Tuesday, May 24, 2011

Staff Corps Dragoons

Cavalry Staff Corps 1813, from Costumes of the Army of the British Empire, according to the last regulations 1812, engraved by J.C. Stadler, published by Colnaghi and Co. 1812-15

Better men than I have reviewed Mark Urban's "The Man Who Broke Napoleon's Codes" - so I shall give but the briefest of summaries. Suffice to say that it's a splendid book, buy a copy and anything else by Mark Urban that you can find.

Essentially, there was a chap called George Scovell, who was a very talented officer - a gifted logistician and cloak and dagger expert who longed to be a dashing commander of cavalry. French couriers were routinely captured and their messages passed to the British during the Peninsular war, which led to the French making use of codes in order to conceal their communications. Scovell broke those codes and kept on breaking them, keeping Wellington informed of what his enemies were doing.

I regret to say that Wellington treated Scovell rather shabbily - not something that sits well with my admiration of the Duke, but there you are. However, Scovell did manage to accomplish his ambition of commanding cavalry and that is where the Cavalry Staff Dragoons come in.

He had nothing to do with the Scoville scale. Entirely differant Scovell, I assure you.

Some of the Staff Cavalry Corps,
as their founder would have liked them - charging into battle
(click to embiggen)

The Cavalry Staff Dragoons were raised in 1813 and they formed the first unit of formal military police in the British army. So far as I'm aware there were Provosts, but I haven't been able to dig up much information on them. As well as policing the army, the Cavalry Staff Dragoons escorted senior officers and carried messenges. I haven't had much luck finding nice ADC figures for my British army, so I decided that the Staff Cavalry Corps would fill the gap.

As regular readers will know, military police are a subject close to my heart.

The chaps, still charging, slightly different angle
- still working on "set dressing" adding woodland scenics and rocks the background
(click to embiggen)

The dragoons eventually reached a strength of four squadrons and apparently did some service in the line of battle, according to Wikipedia, though I've been able to find no reference to it elsewhere. I happened to have some Strelets Crimean era Light Dragoons knocking about the house, because I had bought the Strelets Balaklava set in a fit of madness a few years ago. I really like the figures, though I'm fonder of the lancers than I am of the Dragoons. I was at a loss as to what to do with them unless I wanted to raise a Russian army to face them*. Working on my usual "close enough for government work" rules of thumb, I decided that they would do for Staff Cavalry Dragoons on the grounds that the uniform hadn't changed that much and that the dragoons had been accoutred as light cavalry because that was the sort of thing that appealed to George Scovell.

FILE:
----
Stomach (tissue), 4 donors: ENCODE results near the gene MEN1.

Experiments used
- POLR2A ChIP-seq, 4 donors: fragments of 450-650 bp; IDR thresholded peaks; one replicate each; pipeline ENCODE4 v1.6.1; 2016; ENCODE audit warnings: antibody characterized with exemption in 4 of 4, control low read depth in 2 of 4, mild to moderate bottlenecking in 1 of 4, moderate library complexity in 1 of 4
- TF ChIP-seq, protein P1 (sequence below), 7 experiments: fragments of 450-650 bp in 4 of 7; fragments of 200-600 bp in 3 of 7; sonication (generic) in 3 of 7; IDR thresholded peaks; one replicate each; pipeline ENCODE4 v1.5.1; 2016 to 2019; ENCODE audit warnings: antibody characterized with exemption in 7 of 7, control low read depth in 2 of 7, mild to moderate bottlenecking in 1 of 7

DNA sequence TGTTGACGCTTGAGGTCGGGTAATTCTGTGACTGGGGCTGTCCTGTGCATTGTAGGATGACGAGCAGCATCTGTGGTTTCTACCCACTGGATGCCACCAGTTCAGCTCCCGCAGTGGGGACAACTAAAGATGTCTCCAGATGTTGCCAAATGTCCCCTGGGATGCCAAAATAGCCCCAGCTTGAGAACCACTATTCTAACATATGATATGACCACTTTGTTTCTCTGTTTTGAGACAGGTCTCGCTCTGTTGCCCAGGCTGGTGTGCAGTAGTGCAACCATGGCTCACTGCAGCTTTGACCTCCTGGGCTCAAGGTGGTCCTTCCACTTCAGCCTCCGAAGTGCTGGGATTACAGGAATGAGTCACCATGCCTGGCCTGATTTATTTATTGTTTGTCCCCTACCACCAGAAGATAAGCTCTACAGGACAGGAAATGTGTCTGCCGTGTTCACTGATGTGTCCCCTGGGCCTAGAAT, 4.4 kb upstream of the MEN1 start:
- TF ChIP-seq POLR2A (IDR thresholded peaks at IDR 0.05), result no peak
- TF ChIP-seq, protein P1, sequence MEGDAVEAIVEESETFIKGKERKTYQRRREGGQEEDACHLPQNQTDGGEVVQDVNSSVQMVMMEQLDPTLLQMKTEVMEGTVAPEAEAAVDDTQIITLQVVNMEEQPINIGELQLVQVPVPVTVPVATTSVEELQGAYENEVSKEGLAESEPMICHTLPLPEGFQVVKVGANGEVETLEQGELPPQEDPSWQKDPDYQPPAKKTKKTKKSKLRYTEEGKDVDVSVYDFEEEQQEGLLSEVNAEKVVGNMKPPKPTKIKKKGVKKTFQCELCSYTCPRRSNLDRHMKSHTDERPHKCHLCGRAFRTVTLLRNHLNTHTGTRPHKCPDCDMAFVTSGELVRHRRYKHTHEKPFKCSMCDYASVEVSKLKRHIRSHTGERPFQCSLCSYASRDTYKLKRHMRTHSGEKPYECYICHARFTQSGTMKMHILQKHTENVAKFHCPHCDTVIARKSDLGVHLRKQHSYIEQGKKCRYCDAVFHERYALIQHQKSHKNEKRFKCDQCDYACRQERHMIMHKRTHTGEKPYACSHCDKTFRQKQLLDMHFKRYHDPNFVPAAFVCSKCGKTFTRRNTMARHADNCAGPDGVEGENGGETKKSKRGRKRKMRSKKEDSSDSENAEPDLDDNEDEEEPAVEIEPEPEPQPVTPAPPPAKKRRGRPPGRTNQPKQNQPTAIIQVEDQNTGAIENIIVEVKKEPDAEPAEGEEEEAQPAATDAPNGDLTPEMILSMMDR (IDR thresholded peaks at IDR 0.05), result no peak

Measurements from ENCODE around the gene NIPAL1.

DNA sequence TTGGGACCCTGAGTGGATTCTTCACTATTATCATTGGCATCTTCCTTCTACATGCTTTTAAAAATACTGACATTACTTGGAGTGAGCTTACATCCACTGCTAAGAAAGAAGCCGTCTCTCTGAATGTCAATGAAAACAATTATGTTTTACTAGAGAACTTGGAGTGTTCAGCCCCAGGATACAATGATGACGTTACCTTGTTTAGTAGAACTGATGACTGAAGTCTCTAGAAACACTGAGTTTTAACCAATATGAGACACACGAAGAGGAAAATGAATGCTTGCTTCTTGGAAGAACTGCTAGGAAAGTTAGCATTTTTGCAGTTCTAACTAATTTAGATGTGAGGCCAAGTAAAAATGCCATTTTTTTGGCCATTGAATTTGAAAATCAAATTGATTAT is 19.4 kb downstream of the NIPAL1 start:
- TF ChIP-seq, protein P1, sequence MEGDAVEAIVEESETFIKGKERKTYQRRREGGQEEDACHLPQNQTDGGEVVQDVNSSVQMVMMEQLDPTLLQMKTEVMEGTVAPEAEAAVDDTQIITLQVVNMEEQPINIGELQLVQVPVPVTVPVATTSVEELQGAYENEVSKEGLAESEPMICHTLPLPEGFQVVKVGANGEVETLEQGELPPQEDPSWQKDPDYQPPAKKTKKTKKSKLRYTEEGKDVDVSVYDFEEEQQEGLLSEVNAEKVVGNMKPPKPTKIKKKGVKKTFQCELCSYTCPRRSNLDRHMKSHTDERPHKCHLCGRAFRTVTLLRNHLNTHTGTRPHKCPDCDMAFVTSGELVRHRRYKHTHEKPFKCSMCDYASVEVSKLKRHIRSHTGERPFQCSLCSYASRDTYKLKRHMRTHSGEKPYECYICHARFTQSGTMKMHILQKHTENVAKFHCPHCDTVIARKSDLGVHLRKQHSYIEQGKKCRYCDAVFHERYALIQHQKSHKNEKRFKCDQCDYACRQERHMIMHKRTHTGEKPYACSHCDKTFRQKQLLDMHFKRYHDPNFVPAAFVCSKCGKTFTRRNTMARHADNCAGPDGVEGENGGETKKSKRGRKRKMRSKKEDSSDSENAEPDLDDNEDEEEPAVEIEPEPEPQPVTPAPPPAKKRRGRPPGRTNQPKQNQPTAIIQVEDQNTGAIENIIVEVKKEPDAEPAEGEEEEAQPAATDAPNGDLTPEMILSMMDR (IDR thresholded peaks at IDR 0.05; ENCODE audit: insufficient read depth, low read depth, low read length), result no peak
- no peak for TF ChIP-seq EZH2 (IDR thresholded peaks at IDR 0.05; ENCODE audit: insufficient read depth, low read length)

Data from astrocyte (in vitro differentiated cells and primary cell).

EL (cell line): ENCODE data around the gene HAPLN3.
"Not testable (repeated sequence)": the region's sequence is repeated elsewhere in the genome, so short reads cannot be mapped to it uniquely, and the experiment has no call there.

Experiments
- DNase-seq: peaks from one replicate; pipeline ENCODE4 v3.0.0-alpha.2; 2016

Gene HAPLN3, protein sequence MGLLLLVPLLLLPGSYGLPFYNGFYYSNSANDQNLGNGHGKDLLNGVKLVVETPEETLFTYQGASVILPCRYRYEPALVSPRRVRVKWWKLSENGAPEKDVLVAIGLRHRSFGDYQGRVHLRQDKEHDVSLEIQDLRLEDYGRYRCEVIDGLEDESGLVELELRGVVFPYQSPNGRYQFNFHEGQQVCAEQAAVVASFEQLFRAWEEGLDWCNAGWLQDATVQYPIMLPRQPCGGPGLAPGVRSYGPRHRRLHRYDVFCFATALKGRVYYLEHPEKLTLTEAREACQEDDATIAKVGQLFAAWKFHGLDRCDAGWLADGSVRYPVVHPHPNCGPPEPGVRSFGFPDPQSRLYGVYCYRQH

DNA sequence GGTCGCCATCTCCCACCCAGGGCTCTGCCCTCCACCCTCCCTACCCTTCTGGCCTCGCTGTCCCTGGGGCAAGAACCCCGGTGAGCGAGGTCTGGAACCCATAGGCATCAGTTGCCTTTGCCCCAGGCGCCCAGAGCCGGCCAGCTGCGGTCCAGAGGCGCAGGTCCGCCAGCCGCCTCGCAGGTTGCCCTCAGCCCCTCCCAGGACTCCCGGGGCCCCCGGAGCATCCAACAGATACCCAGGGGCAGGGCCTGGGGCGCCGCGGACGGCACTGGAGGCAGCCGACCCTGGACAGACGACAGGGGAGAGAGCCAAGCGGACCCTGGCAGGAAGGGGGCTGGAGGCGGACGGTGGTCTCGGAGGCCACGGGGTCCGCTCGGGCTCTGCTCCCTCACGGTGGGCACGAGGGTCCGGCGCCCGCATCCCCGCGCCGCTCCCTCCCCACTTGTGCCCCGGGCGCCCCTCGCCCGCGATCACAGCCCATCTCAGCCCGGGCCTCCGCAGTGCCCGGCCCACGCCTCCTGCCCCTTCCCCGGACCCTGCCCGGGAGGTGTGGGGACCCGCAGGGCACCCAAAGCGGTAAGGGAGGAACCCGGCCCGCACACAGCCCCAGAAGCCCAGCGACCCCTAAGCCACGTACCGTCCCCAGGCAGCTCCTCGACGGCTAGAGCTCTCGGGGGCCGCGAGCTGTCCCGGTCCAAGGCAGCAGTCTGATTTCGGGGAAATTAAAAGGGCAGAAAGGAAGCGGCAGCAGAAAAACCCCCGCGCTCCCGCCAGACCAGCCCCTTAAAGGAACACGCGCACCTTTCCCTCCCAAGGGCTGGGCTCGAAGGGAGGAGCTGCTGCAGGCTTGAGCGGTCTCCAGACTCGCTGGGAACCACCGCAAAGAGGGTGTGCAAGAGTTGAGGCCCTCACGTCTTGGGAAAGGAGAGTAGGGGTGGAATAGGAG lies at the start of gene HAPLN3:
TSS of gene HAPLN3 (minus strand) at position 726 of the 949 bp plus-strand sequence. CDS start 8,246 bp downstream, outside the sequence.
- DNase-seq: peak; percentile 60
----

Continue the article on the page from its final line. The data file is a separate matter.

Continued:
A last desperate courier, mortally wounded, swaying in the saddle,
but determined to deliver his message
(click to embiggen)

I wrote to Richard Borg a few weeks ago to ask about the Grande Bataille expansion for Command & Colours: Napoleonics. He very kindly gave me some advice about the upcoming expansion and how he runs multi-player games on a single board. I was thinking that allowing Leaders to have an attacked ADC that they may use to order a unit might be interesting - replacing the "Taking the initiative" rules from Memoir '44. The Staff Cavalry Corps would seem perfectly suited to this sort of thing.

*Yes, I know it's the obvious answer - but really? Another horse and musket army?


  1. Nice minis Conrad. We recently played C&C:Napoleonics and I had my arse rightly handed to me while playing the French. It is a great game.


  2. Hi CK,

    Great post old chap! I have seen this book kicking around but have yet to read it although I own Urban's Rifles and Fusiliers whaich are both superb. I am intrigued about the next C an C expansion - I believe it is the Spanish - is there a date for this at all?

    By the way, I downloaded Vassal and it looks like a very handy piece of kit so many thanks for finding it!

    All the best,


  3. Very nice - glad to see that someone is managing to paint toys!

  4. A great read Mr.Kinch! That was was the first of Mr. Urban's books I read and you're right; Scovell was treated rather shabbily by the great man, but unfortunately he was a man of his times and didn't value your worth unless you had a title no matter how intelligent you were.

    Do you have plans to paiint Scovell's Corp of Guides?

  5. Thank you very much - I feel it is only fair however to point out that I did not paint the figures in question, which were painted by Mark Bevis.

  6. There is of course a nice Staff Corps trooper figure among the Hinton Hunt personality figures


  7. Clive, you have a terrible habit of just when I'm happy, turning up and rubbing my face in old figures that I can't get...